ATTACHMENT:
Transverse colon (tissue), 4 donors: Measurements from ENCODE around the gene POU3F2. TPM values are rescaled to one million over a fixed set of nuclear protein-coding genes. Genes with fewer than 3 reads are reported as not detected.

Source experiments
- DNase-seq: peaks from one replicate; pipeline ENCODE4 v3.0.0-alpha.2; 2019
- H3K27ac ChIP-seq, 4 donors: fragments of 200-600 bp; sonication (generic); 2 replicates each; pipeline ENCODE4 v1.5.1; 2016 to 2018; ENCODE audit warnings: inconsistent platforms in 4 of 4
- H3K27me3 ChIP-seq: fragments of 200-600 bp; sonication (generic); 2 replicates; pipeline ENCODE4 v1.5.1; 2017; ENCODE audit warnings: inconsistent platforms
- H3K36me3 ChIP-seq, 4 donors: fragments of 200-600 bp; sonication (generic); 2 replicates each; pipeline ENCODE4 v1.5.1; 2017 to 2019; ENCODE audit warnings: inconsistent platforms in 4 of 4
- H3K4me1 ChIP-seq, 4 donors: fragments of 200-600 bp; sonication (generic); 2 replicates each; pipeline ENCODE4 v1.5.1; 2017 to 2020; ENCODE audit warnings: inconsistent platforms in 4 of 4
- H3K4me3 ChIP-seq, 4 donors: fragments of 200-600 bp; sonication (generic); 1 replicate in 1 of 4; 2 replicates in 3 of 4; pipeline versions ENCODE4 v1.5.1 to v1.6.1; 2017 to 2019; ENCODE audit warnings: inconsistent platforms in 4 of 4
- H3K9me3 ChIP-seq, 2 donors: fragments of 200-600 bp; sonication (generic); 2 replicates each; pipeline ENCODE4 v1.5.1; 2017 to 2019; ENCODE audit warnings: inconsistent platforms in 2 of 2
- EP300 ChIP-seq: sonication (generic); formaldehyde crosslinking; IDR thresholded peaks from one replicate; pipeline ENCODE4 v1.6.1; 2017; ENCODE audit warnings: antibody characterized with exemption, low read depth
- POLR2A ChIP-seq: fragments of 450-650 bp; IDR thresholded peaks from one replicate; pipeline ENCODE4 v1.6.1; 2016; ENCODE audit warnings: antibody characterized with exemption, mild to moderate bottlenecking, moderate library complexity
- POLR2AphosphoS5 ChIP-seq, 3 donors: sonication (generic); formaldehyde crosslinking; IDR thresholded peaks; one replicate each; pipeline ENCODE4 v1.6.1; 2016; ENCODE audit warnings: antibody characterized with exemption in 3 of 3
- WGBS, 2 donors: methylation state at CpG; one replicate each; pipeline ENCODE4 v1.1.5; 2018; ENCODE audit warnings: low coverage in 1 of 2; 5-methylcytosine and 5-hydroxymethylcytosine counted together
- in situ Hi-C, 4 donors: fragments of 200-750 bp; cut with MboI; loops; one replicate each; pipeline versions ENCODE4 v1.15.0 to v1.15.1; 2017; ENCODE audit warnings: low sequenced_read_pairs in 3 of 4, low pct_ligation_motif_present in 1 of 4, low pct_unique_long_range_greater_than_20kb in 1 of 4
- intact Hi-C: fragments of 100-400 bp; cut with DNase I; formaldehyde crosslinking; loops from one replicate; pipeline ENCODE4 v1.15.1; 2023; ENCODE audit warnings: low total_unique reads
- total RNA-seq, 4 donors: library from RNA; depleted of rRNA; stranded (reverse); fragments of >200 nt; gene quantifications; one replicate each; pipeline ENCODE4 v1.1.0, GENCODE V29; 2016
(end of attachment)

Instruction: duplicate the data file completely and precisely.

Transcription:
Transverse colon (tissue), 4 donors: Measurements from ENCODE around the gene POU3F2. TPM values are rescaled to one million over a fixed set of nuclear protein-coding genes. Genes with fewer than 3 reads are reported as not detected.

Source experiments
- DNase-seq: peaks from one replicate; pipeline ENCODE4 v3.0.0-alpha.2; 2019
- H3K27ac ChIP-seq, 4 donors: fragments of 200-600 bp; sonication (generic); 2 replicates each; pipeline ENCODE4 v1.5.1; 2016 to 2018; ENCODE audit warnings: inconsistent platforms in 4 of 4
- H3K27me3 ChIP-seq: fragments of 200-600 bp; sonication (generic); 2 replicates; pipeline ENCODE4 v1.5.1; 2017; ENCODE audit warnings: inconsistent platforms
- H3K36me3 ChIP-seq, 4 donors: fragments of 200-600 bp; sonication (generic); 2 replicates each; pipeline ENCODE4 v1.5.1; 2017 to 2019; ENCODE audit warnings: inconsistent platforms in 4 of 4
- H3K4me1 ChIP-seq, 4 donors: fragments of 200-600 bp; sonication (generic); 2 replicates each; pipeline ENCODE4 v1.5.1; 2017 to 2020; ENCODE audit warnings: inconsistent platforms in 4 of 4
- H3K4me3 ChIP-seq, 4 donors: fragments of 200-600 bp; sonication (generic); 1 replicate in 1 of 4; 2 replicates in 3 of 4; pipeline versions ENCODE4 v1.5.1 to v1.6.1; 2017 to 2019; ENCODE audit warnings: inconsistent platforms in 4 of 4
- H3K9me3 ChIP-seq, 2 donors: fragments of 200-600 bp; sonication (generic); 2 replicates each; pipeline ENCODE4 v1.5.1; 2017 to 2019; ENCODE audit warnings: inconsistent platforms in 2 of 2
- EP300 ChIP-seq: sonication (generic); formaldehyde crosslinking; IDR thresholded peaks from one replicate; pipeline ENCODE4 v1.6.1; 2017; ENCODE audit warnings: antibody characterized with exemption, low read depth
- POLR2A ChIP-seq: fragments of 450-650 bp; IDR thresholded peaks from one replicate; pipeline ENCODE4 v1.6.1; 2016; ENCODE audit warnings: antibody characterized with exemption, mild to moderate bottlenecking, moderate library complexity
- POLR2AphosphoS5 ChIP-seq, 3 donors: sonication (generic); formaldehyde crosslinking; IDR thresholded peaks; one replicate each; pipeline ENCODE4 v1.6.1; 2016; ENCODE audit warnings: antibody characterized with exemption in 3 of 3
- WGBS, 2 donors: methylation state at CpG; one replicate each; pipeline ENCODE4 v1.1.5; 2018; ENCODE audit warnings: low coverage in 1 of 2; 5-methylcytosine and 5-hydroxymethylcytosine counted together
- in situ Hi-C, 4 donors: fragments of 200-750 bp; cut with MboI; loops; one replicate each; pipeline versions ENCODE4 v1.15.0 to v1.15.1; 2017; ENCODE audit warnings: low sequenced_read_pairs in 3 of 4, low pct_ligation_motif_present in 1 of 4, low pct_unique_long_range_greater_than_20kb in 1 of 4
- intact Hi-C: fragments of 100-400 bp; cut with DNase I; formaldehyde crosslinking; loops from one replicate; pipeline ENCODE4 v1.15.1; 2023; ENCODE audit warnings: low total_unique reads
- total RNA-seq, 4 donors: library from RNA; depleted of rRNA; stranded (reverse); fragments of >200 nt; gene quantifications; one replicate each; pipeline ENCODE4 v1.1.0, GENCODE V29; 2016